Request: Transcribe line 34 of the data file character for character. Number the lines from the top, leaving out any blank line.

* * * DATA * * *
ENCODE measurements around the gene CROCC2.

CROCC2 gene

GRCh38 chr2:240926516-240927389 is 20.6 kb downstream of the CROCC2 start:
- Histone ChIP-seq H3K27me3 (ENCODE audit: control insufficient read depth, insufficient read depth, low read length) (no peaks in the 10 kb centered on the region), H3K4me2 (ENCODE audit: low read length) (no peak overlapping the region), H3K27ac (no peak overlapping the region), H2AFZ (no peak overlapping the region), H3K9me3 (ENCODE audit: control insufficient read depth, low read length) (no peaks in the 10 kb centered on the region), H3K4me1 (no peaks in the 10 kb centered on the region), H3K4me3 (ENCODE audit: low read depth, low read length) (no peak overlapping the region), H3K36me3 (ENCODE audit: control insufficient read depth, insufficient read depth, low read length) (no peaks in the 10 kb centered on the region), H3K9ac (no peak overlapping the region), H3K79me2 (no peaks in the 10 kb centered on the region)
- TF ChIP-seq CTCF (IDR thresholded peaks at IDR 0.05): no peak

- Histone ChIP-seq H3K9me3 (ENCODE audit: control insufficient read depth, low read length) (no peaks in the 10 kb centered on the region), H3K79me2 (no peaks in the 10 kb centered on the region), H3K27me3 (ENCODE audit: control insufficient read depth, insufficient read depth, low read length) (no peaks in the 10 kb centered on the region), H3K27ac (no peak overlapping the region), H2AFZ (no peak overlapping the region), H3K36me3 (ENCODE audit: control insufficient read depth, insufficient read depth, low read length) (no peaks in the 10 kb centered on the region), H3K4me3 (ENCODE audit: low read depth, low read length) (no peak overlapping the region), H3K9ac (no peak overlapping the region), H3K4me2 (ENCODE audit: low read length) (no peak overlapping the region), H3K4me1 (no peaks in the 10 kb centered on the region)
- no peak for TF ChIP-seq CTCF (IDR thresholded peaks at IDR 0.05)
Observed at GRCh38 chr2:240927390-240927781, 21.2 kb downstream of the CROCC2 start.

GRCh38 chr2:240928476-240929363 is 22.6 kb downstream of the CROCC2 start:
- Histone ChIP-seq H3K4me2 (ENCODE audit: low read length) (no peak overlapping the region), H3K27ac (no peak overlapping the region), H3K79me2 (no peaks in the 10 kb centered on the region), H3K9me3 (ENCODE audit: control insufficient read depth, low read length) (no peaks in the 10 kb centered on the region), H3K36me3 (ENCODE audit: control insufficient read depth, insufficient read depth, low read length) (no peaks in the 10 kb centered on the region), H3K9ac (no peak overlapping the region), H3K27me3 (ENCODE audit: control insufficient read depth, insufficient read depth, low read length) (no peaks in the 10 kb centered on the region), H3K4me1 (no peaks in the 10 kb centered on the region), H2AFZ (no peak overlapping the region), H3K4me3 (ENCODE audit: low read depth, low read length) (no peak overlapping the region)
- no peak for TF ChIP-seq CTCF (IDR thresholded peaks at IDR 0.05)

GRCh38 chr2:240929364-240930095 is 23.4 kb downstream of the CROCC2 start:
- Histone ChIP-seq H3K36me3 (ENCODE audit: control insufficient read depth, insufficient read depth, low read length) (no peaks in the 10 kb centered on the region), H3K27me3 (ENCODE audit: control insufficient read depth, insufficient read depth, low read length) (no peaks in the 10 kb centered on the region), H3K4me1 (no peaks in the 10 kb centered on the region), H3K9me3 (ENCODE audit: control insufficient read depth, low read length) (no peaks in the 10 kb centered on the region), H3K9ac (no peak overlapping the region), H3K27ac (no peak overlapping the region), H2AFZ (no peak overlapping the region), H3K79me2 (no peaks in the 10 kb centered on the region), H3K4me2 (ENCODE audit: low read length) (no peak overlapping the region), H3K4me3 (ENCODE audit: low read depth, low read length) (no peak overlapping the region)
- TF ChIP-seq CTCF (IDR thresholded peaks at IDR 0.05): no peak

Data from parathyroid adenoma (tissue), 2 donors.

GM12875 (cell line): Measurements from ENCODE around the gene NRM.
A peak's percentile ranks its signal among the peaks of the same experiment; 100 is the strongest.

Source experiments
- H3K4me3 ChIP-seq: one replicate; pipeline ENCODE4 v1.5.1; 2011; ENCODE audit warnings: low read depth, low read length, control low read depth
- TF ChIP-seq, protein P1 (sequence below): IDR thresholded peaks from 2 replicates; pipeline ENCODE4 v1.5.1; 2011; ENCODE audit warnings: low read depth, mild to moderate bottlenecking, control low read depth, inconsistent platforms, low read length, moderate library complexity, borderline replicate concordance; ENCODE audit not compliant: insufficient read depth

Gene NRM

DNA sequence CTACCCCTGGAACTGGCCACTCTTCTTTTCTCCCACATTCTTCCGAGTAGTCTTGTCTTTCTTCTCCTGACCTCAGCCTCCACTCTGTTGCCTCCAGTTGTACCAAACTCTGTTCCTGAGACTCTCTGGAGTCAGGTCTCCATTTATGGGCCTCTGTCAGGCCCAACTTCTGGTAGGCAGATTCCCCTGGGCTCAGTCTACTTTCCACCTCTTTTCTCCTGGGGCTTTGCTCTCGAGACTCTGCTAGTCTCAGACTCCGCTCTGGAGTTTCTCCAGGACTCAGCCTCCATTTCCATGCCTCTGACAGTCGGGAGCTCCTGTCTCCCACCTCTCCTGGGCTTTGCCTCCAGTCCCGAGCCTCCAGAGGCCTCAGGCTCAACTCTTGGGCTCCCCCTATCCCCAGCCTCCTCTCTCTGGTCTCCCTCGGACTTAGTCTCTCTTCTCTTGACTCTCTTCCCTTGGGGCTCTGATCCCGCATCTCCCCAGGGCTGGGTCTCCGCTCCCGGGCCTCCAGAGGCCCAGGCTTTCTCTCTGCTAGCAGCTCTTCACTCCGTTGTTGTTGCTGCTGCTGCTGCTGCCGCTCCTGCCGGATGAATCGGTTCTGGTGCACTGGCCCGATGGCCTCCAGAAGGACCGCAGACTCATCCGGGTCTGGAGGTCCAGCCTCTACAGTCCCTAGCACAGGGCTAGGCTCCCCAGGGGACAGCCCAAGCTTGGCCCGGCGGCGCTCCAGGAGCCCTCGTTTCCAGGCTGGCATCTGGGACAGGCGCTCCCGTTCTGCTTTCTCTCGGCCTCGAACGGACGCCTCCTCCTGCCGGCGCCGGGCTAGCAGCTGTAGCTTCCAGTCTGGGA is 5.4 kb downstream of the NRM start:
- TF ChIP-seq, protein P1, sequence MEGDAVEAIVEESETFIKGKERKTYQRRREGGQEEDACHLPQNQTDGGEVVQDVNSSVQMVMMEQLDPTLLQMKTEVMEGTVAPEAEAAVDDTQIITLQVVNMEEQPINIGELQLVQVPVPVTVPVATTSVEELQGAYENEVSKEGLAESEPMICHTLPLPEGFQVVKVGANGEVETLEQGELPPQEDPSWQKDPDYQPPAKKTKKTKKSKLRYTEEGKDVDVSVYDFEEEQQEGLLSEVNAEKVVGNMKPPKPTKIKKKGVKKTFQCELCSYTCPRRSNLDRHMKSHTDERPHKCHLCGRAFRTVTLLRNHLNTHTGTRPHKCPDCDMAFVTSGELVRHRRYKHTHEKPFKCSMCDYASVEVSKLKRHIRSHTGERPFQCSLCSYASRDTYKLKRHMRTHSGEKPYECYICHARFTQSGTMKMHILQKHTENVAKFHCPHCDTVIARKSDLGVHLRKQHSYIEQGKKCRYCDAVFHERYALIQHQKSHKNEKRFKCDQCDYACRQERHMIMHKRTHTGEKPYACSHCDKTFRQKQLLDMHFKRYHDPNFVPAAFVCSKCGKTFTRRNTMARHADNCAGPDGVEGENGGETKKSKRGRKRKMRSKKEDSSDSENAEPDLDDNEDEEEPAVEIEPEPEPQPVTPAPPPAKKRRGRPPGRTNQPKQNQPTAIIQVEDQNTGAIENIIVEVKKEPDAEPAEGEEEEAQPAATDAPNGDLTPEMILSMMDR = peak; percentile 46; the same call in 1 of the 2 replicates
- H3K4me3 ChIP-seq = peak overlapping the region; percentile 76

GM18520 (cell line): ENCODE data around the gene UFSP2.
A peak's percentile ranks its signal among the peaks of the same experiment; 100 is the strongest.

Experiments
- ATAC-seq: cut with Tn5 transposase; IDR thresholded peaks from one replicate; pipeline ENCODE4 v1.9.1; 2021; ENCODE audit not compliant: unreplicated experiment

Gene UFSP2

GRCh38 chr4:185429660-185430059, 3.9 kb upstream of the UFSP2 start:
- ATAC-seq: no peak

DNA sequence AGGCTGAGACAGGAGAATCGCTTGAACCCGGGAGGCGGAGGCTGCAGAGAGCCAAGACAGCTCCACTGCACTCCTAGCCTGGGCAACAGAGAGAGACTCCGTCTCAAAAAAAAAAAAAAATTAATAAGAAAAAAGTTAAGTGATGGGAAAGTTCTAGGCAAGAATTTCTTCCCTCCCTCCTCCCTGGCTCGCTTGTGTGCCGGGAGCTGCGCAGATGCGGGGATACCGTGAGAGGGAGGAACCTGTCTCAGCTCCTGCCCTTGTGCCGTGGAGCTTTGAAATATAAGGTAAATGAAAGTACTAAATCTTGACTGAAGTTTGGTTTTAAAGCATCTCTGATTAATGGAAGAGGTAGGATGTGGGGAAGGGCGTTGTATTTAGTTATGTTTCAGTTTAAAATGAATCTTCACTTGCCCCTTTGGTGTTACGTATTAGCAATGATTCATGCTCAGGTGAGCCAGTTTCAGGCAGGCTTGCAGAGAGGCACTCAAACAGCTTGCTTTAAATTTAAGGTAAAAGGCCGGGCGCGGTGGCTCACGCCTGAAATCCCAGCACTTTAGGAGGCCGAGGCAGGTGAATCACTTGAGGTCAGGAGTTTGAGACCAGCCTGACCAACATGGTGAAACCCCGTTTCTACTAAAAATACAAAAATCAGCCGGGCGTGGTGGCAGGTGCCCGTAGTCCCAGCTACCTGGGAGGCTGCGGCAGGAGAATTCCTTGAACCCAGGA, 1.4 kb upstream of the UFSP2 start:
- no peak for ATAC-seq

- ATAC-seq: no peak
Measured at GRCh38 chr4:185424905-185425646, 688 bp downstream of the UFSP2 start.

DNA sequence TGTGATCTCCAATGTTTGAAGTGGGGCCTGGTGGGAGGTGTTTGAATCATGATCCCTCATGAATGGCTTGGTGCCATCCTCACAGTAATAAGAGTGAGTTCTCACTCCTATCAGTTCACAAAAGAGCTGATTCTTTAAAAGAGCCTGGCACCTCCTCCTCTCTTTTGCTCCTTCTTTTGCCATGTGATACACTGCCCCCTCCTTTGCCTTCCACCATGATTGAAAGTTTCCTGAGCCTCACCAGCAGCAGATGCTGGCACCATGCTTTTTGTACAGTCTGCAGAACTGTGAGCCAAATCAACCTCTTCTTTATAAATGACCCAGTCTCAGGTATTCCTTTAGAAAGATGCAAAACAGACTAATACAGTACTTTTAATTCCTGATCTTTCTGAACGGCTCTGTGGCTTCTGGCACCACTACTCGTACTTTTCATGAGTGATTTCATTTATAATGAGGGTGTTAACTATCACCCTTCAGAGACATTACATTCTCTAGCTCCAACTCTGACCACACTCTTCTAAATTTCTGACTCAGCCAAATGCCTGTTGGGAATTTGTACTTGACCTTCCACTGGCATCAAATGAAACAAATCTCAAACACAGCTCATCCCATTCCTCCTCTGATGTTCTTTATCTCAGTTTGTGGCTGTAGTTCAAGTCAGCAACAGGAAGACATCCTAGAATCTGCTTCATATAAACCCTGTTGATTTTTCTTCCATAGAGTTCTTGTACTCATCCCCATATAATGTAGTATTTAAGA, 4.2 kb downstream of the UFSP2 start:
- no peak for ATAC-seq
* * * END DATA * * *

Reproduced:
- ATAC-seq: no peak